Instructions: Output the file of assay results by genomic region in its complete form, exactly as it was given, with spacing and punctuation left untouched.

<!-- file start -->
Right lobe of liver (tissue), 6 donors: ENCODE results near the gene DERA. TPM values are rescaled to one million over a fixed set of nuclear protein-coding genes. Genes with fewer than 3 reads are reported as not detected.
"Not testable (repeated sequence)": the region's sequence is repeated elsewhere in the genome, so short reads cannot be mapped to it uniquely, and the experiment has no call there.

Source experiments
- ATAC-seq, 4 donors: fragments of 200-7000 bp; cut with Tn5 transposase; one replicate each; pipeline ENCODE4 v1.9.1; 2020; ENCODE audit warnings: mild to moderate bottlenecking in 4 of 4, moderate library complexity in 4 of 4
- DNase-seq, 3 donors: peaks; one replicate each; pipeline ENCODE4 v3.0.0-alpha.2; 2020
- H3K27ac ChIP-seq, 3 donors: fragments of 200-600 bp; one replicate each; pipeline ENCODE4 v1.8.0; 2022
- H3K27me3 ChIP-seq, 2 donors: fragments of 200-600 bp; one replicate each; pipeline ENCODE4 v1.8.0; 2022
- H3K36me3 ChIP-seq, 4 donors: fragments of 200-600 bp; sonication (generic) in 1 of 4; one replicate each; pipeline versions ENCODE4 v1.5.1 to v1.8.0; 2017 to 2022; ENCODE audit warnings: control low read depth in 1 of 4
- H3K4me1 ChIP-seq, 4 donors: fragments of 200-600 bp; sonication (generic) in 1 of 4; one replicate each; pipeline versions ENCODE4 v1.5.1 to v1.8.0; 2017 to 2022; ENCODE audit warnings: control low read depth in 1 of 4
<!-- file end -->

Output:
Right lobe of liver (tissue), 6 donors: ENCODE results near the gene DERA. TPM values are rescaled to one million over a fixed set of nuclear protein-coding genes. Genes with fewer than 3 reads are reported as not detected.
"Not testable (repeated sequence)": the region's sequence is repeated elsewhere in the genome, so short reads cannot be mapped to it uniquely, and the experiment has no call there.

Source experiments
- ATAC-seq, 4 donors: fragments of 200-7000 bp; cut with Tn5 transposase; one replicate each; pipeline ENCODE4 v1.9.1; 2020; ENCODE audit warnings: mild to moderate bottlenecking in 4 of 4, moderate library complexity in 4 of 4
- DNase-seq, 3 donors: peaks; one replicate each; pipeline ENCODE4 v3.0.0-alpha.2; 2020
- H3K27ac ChIP-seq, 3 donors: fragments of 200-600 bp; one replicate each; pipeline ENCODE4 v1.8.0; 2022
- H3K27me3 ChIP-seq, 2 donors: fragments of 200-600 bp; one replicate each; pipeline ENCODE4 v1.8.0; 2022
- H3K36me3 ChIP-seq, 4 donors: fragments of 200-600 bp; sonication (generic) in 1 of 4; one replicate each; pipeline versions ENCODE4 v1.5.1 to v1.8.0; 2017 to 2022; ENCODE audit warnings: control low read depth in 1 of 4
- H3K4me1 ChIP-seq, 4 donors: fragments of 200-600 bp; sonication (generic) in 1 of 4; one replicate each; pipeline versions ENCODE4 v1.5.1 to v1.8.0; 2017 to 2022; ENCODE audit warnings: control low read depth in 1 of 4